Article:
Eczema: Taking Care of Your Skin


Eczema (say "EGG-zuh-muh") is also called atopic dermatitis. It's a skin problem that causes intense itching and a raised rash. Sometimes the rash develops blisters and crusts. It is often scaly. The rash is not contagious. You can't catch it from others.

In lighter skin, the rash may look pink or red. In darker skin, the rash may be hard to see or it may look dark brown, gray, or purple. Or there may be patches of lighter skin.

Eczema often runs in families. People with eczema may also have allergies and asthma.

There is no cure for eczema. But you may be able to control it with care at home.

How do you take care of your skin?

Keep your skin hydrated

Gentle skin care can help improve your skin. Regular use of moisturizers can reduce the itching, keep your rash from getting worse, and help it heal. Also, using enough moisturizer may mean that you'll need less medicine.

Here are some tips for keeping your skin hydrated.

  • Find a moisturizer that you like to use.

    Apply it at least twice a day. Thicker creams or ointments, like petroleum jelly, work better than thinner lotions. Moisturizers include Aquaphor, Eucerin, or Purpose. Or you may want to try a skin barrier repair moisturizer, such as CeraVe, that can help with burning and itching. For severe dryness, try petroleum jelly.

  • Take a shower or bath once a day.

    Use warm water and a mild soap or a cleanser that doesn't contain soap. Afterwards, gently pat your skin dry with a soft towel. While your skin is still moist or even wet, apply moisturizer right away.

    • If you have crusts on your skin, soaking in a warm water bath for 5 to 10 minutes may help. Gently pat your skin dry, and apply moisturizer right away.
    • If your rash is itchy, soak in a warm water bath for 20 minutes. If your doctor prescribed a cream, put it on the rash as soon as you get out of the water, even before drying off. Pat the rest of your body dry and apply moisturizer.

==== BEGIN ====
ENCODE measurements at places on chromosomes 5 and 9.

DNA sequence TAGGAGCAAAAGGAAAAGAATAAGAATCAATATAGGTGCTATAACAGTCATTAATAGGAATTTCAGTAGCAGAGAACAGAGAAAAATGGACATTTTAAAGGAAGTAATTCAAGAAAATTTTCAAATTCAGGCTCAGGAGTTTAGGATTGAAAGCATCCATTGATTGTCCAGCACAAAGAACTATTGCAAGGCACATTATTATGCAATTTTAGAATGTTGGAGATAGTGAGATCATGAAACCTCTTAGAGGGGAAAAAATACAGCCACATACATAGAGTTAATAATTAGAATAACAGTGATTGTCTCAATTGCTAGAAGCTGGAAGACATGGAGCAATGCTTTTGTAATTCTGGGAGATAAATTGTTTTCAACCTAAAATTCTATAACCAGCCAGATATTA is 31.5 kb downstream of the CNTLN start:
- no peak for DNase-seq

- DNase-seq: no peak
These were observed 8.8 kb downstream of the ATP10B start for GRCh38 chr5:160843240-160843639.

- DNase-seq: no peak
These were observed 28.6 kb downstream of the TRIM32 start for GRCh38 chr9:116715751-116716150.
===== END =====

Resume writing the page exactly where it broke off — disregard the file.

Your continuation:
If you still have problems with itch and rash even after you have been using moisturizers, talk to your doctor.

Avoid skin irritants

Avoiding things that irritate your skin will help your skin stay healthy. When you notice that your rash or skin is irritated, see if you can figure out what caused the problem.

Here are some tips for avoiding irritants.

  • Use mild, unscented products.

    Many soaps, lotions, perfumes, laundry detergents, and fabric softeners can irritate your skin.

  • Avoid scratchy clothing or bedding, such as wool and some acrylics.

    Cottons and soft fabrics may be more comfortable.

  • Avoid tags on clothing.

    Buy clothes without tags or remove any tags that bother your skin.

  • Wash new clothing before you wear it.

    Dyes and fabric finishes on new clothes can irritate your skin.

  • Keep your indoor temperature and humidity levels comfortable.

    Sudden changes of temperature and dry air can irritate your skin.

  • Choose loose clothing and bedding fabrics that air can flow through easily.

    Excessive sweating can irritate your skin.

  • Avoid exercising in the heat of the day.

    Look for ways to be active indoors, or exercise outdoors when it's not so hot (such as in the early morning).

Related Information


Current as of: November 16, 2023

Author: Healthwise Staff
Clinical Review Board
All Healthwise education is reviewed by a team that includes physicians, nurses, advanced practitioners, registered dieticians, and other healthcare professionals.